Wednesday, April 06, 2011

Welcome the enterprise app store

Reinvigorated by Cisco's acquisition of newScale, the enterprise app store is back on the discussion block. Ranging in definition from complete marketplace through adjunct re-markets for mobile apps targeting the enterprise, the enterprise app store seems to be taking hold, at least on the terms of the vendors seeking to exploit the lack of pure focus in mainstream app stores.

This is a watch and learn - as the different approaches are vetted and validated through adoption and developer opportunity. It's going to be hard to pin down the procurement method that works best for extraneous apps and services, especially in Fortune 500+ companies that have rigorous architectural review and acceptance processes.

Clearly it's going this way, but which way exactly feels like an opportunity for further definition and exploration.

(this article is fraught with pop-ups etc so proceed with caution if you're following the link)

Amplify’d from

  • Cisco newScale. Cisco will use the acquisition of newScale last week to primarily target enterprises with the ability to build a service catalog and self-service portal for private cloud services. It will be interesting to see the investments Cisco makes and if they’ll be able to successfully add the ability to provision public cloud services through the same portal.

  • HP Open Cloud Marketplace. HP announced their cloud strategy at HP Summit on March 15th. A key component of the strategy is an open application marketplace. According to Leo Apotheker, HP “envisions this to be an open cloud marketplace that will offer secure, scalable and trusted enterprise applications and services catalogs.” Built on HP Cloud Service Automation, HP promises to make available both private and public cloud computing resources and applications through the self-service portal.

  • VMware Project Horizon. Announced at VMWorld 2010, Project Horizon “will broker user access to applications, virtual desktops and data resources, while preserving the required level of security and control needed by the business.” If VMware successfully integrate Tricipher’s identity management software so that users can have single sign-on access to SaaS, mobile apps and native windows applications they’ll really move the ball forward.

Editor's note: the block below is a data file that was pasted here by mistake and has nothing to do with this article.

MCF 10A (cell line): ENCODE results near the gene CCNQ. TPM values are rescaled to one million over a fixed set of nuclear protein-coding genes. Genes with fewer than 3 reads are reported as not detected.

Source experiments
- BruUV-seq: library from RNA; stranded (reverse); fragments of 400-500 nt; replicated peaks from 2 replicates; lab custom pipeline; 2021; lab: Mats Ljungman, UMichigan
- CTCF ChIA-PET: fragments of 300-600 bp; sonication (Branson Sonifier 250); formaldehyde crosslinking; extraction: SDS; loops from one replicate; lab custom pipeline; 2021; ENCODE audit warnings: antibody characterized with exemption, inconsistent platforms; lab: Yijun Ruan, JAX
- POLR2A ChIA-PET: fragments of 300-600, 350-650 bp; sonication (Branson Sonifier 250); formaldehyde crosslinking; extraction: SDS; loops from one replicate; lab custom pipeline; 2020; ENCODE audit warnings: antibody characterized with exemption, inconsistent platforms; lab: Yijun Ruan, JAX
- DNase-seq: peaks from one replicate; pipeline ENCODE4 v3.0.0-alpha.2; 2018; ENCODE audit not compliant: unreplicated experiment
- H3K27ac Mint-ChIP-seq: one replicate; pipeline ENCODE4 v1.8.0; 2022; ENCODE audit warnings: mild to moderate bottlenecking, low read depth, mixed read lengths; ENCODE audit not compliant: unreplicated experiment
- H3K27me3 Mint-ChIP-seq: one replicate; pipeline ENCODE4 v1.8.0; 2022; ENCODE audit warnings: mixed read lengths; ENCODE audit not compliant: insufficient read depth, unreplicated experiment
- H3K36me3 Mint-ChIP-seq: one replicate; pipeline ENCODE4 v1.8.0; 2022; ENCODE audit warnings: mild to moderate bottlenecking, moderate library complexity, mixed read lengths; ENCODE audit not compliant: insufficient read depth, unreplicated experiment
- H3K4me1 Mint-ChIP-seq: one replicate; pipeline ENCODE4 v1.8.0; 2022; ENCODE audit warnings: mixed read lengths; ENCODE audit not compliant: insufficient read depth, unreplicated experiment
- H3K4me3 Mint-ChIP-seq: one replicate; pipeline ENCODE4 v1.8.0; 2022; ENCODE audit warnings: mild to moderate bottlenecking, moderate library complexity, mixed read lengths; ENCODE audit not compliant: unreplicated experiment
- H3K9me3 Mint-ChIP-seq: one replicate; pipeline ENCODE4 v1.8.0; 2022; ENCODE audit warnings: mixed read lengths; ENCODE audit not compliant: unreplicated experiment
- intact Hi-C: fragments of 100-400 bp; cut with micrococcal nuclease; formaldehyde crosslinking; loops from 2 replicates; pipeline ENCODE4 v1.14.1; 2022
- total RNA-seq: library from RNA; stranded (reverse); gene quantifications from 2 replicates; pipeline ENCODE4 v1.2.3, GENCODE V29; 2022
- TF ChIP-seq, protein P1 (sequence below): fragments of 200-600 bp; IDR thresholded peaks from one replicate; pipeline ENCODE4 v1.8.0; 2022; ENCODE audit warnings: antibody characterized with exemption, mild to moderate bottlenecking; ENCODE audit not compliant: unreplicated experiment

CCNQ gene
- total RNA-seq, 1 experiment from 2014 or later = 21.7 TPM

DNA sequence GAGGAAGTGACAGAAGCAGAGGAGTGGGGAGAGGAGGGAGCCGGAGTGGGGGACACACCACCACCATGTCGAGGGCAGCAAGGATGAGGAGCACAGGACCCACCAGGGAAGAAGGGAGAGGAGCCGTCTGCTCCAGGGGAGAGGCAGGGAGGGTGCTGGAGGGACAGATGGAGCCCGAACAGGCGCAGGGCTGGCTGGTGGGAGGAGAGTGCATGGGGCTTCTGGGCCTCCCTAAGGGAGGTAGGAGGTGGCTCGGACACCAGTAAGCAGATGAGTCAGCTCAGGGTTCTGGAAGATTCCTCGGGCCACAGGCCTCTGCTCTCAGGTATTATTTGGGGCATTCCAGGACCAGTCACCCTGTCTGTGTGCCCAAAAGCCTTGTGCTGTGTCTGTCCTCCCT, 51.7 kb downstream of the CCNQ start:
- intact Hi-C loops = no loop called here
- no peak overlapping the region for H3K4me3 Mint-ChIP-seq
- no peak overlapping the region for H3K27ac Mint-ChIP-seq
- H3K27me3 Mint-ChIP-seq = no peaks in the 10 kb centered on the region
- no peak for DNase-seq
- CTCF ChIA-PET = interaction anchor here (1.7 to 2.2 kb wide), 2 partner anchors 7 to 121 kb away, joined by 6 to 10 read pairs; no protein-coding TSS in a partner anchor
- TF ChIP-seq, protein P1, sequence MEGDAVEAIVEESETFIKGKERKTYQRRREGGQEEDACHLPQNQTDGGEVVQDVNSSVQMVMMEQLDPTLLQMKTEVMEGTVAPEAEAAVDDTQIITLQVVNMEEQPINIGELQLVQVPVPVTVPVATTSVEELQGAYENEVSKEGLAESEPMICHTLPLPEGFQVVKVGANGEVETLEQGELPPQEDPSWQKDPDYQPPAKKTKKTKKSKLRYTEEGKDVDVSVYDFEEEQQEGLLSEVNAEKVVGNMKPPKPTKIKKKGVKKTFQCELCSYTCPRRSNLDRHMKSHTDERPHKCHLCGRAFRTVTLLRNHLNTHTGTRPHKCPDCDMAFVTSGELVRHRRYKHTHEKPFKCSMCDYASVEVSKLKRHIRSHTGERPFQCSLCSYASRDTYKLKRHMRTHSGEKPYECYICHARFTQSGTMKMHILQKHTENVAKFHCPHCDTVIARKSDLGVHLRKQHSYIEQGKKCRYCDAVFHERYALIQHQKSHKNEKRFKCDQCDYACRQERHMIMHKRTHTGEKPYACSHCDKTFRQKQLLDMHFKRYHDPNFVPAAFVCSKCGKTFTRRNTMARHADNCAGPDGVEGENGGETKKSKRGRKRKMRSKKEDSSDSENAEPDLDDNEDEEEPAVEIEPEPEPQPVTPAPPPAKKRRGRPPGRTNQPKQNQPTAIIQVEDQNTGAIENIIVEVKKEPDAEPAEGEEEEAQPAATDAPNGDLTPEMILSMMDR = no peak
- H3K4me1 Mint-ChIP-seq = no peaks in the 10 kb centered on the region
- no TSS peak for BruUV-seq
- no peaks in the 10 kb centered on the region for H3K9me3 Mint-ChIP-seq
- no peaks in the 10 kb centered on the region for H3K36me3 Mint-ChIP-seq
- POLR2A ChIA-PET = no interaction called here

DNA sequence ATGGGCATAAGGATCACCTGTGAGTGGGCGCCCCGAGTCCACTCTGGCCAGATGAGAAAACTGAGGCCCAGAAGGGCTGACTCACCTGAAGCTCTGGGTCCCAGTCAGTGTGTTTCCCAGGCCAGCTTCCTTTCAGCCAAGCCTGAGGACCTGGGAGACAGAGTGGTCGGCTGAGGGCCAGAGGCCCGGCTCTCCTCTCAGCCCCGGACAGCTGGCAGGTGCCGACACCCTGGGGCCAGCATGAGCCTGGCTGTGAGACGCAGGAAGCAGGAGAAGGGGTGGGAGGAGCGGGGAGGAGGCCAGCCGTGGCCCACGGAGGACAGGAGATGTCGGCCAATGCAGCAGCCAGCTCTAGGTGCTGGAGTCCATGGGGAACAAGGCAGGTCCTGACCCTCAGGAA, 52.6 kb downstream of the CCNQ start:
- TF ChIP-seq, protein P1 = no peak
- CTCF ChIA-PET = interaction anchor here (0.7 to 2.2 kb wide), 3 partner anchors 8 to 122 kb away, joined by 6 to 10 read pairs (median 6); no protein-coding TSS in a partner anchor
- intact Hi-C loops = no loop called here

• Orange Business Services Private Application Store. Orange Business Services markets their offering as catalog of services with project governance for the transition to and building and running of applications on any client device. Orange refers to it as a “Federated Web 2.0 Portal” that enables users to access applications from private clouds, managed private clouds hosted with Orange, or sanctioned public cloud services.

Verizon is not among the vendors listed above but they do offer a self-service customer portal as part of their Computing as a Service (CaaS) offering. Far more interesting is Verizon’s partnership with SAP to deliver SAP from the cloud and integrate SAP applications with Verizon’s Managed Mobility platform. The value of cloud is in delivering applications on demand to any device and the Verizon SAP partnership is a first step in accomplishing that. I have no doubt that Verizon will add an enterprise storefront capability and when they do, they’ll integrate cloud and managed mobility for many more enterprise applications. It demonstrates that the telcos may be best positioned to offer enterprises a cloud storefront that integrates cloud computing and mobility.


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